Newark, another city we profiled, is an example of how school closures can result in improved student outcomes. A 2017 Harvard study found “state and district leaders facilitated the movement of students from less effective schools toward schools with faster rates of achievement growth.” Shifting enrollment toward higher-achievement growth schools accounted for nearly two-thirds of the gains in English achievement, and math achievement would have declined without a shift to higher-growth schools.

In a report released last month, Marcus Winters of the Manhattan Institute concludes that districts should close failing schools and that students generally benefit from these closures, particularly when more effective school alternatives exist. Winters finds that the benefits for students remain even after accounting for the disruption associated with moving to a new school environment. He even addresses the idea that more funding can turnaround a failing school: “The evidence strongly suggests that it is better for school systems to close persistently ineffective schools than to continue providing them with an unending supply of resources.”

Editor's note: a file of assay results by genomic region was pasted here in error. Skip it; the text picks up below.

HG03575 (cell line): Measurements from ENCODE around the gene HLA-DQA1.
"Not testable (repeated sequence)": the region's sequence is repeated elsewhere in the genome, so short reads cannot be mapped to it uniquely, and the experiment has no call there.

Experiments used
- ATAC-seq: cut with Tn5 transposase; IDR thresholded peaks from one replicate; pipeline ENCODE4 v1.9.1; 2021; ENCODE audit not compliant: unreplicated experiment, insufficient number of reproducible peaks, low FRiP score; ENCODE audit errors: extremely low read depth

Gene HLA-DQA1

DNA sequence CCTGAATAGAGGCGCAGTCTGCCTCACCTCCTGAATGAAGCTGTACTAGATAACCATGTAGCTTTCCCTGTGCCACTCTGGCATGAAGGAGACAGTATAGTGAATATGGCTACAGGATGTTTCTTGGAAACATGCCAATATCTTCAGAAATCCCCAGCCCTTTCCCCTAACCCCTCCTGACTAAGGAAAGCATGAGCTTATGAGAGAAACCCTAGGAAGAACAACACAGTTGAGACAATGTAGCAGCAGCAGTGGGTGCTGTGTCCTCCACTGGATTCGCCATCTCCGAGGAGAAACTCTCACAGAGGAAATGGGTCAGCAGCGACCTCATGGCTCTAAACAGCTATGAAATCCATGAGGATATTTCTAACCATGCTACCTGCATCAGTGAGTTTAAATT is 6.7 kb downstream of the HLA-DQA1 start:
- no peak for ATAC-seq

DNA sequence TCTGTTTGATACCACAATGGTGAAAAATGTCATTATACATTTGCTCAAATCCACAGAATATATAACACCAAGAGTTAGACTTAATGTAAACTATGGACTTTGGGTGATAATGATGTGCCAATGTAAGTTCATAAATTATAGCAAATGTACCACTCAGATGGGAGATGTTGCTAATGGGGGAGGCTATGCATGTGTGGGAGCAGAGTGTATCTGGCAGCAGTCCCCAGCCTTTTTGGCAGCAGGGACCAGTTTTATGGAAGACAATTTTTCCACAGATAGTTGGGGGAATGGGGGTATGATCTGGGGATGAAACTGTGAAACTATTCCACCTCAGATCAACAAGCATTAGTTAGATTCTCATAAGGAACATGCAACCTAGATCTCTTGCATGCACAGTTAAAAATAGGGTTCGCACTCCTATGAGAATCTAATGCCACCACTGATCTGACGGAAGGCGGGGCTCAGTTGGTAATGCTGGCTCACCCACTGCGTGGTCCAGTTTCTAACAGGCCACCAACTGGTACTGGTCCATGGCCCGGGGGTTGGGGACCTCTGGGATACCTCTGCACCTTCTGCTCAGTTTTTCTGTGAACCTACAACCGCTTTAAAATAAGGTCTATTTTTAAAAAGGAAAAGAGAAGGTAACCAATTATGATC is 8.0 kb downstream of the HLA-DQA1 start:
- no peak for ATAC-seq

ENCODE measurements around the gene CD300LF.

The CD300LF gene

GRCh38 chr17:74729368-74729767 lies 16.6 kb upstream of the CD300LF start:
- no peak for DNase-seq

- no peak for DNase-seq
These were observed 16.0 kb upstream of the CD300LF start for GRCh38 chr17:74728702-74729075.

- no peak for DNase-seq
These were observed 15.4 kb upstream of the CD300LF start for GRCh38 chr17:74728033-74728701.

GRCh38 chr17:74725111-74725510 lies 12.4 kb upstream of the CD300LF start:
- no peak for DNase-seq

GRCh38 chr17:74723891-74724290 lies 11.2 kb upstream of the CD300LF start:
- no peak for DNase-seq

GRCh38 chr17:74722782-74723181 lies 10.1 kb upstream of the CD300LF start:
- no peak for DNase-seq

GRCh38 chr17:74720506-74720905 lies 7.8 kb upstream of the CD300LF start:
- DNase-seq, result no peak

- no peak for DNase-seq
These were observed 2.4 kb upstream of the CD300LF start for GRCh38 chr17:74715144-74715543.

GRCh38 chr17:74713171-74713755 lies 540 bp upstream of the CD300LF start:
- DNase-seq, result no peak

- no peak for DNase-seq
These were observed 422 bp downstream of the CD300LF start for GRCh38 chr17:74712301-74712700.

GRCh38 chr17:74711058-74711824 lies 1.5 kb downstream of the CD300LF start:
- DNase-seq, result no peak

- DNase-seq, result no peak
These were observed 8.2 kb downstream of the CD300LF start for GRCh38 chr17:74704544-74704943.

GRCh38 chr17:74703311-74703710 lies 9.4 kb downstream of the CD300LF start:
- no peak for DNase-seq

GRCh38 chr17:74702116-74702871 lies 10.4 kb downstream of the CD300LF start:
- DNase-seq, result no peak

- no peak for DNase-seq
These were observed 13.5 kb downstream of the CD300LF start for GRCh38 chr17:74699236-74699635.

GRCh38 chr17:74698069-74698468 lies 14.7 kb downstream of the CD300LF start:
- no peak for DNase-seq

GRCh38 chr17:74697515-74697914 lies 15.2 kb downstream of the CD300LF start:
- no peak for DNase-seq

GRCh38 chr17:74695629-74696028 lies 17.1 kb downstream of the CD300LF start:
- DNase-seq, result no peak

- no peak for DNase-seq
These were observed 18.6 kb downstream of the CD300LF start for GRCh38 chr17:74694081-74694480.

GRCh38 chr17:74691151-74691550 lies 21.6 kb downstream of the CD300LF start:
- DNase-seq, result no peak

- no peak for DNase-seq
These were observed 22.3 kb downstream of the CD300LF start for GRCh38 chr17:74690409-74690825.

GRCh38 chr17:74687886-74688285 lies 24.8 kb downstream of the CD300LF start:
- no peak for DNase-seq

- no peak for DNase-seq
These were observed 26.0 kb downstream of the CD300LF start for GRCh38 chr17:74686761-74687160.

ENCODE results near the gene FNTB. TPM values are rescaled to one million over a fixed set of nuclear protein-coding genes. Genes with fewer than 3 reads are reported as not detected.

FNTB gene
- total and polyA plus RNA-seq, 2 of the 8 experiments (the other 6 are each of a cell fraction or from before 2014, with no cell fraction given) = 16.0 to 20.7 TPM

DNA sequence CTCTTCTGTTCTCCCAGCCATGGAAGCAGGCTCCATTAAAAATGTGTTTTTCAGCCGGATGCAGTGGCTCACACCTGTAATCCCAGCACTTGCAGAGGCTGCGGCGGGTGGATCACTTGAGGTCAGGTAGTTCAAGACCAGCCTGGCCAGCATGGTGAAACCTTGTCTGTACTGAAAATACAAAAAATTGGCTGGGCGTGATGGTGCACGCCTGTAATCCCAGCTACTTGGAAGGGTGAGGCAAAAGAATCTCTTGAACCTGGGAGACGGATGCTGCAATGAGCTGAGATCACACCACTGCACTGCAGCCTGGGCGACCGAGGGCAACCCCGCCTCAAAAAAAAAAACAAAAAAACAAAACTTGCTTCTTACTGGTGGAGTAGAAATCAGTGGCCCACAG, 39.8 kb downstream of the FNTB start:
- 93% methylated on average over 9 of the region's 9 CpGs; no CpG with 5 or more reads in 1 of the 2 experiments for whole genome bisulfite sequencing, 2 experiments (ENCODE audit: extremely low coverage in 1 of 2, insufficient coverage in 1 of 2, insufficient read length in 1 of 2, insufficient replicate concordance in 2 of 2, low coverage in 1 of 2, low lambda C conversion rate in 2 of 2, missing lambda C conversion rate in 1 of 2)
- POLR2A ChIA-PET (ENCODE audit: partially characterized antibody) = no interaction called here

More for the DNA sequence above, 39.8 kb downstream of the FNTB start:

While school closures can benefit students, Chicago serves as a cautionary tale. After Chicago Public Schools (CPS) closed 49 low-performing and/or low-enrollment schools in 2013, impacting nearly 12,000 students, the district designated “welcoming schools” of equal or better performance. CPS also provided additional resources, technology, and programs to improve the transition process for students.

Unfortunately, these efforts fell short. Despite the school designations, many Chicago students chose to attend a school with a “lower performance policy level” than the one CPS designated as their “welcoming school.” For students who did enroll at the CPS-recommended “welcoming school,” the transitional supports were not as robust as those provided by EdNavigator in New Orleans. School leaders and families believe longer embedded supports, beyond the initial transition year, would have enhanced this process.

School closures can be incredibly disruptive for students and communities. But as our Eight Cities profiles and these recent reports illustrate, this process can be less painful for families if they have access to high-quality school options and district-provided resources to navigate the transition process.